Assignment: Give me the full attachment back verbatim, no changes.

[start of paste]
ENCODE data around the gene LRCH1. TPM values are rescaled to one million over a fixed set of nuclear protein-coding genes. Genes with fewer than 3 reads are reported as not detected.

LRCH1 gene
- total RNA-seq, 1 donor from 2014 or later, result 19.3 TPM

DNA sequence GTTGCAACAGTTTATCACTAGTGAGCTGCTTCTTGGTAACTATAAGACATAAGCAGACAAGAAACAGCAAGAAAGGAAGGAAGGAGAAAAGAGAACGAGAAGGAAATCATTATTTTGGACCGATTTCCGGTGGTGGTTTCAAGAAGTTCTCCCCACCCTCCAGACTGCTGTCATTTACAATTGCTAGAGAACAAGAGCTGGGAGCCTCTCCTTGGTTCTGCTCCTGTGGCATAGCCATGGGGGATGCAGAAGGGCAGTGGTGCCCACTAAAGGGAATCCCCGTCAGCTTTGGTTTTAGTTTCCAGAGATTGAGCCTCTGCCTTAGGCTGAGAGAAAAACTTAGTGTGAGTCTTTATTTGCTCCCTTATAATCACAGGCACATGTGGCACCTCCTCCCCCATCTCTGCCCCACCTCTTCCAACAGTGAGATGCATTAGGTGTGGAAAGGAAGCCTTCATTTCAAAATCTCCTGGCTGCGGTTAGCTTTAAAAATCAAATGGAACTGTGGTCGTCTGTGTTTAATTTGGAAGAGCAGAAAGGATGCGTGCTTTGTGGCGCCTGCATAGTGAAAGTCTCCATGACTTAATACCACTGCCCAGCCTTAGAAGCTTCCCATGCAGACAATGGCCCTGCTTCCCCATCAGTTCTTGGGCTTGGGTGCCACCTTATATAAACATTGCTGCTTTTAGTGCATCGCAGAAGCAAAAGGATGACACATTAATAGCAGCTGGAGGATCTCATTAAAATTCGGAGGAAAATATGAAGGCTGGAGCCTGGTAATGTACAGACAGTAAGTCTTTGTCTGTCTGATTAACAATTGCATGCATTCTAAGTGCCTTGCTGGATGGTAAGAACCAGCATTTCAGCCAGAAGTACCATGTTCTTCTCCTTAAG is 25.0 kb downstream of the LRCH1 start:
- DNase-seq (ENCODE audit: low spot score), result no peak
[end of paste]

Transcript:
ENCODE data around the gene LRCH1. TPM values are rescaled to one million over a fixed set of nuclear protein-coding genes. Genes with fewer than 3 reads are reported as not detected.

LRCH1 gene
- total RNA-seq, 1 donor from 2014 or later, result 19.3 TPM

DNA sequence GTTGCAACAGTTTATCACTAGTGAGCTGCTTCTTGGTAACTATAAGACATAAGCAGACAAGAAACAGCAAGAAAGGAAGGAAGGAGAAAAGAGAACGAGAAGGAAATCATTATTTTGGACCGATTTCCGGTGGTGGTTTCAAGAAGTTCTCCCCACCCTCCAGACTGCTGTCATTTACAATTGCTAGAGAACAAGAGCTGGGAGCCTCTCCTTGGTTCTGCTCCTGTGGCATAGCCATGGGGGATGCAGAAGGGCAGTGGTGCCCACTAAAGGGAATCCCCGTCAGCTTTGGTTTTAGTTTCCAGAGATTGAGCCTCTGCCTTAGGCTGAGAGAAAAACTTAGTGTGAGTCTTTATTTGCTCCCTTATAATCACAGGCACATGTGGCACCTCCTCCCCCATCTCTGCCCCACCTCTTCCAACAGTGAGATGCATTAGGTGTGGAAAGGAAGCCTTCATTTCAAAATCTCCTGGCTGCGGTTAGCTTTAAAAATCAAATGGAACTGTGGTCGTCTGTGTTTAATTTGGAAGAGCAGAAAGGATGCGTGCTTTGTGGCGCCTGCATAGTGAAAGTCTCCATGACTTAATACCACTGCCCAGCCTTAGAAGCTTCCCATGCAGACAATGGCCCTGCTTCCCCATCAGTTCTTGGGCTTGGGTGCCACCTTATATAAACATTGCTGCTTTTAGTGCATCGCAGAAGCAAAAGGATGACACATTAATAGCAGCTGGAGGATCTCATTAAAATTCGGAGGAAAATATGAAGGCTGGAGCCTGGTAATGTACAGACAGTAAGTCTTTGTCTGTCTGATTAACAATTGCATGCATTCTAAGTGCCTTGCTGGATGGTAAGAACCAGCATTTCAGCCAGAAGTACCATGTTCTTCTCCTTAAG is 25.0 kb downstream of the LRCH1 start:
- DNase-seq (ENCODE audit: low spot score), result no peak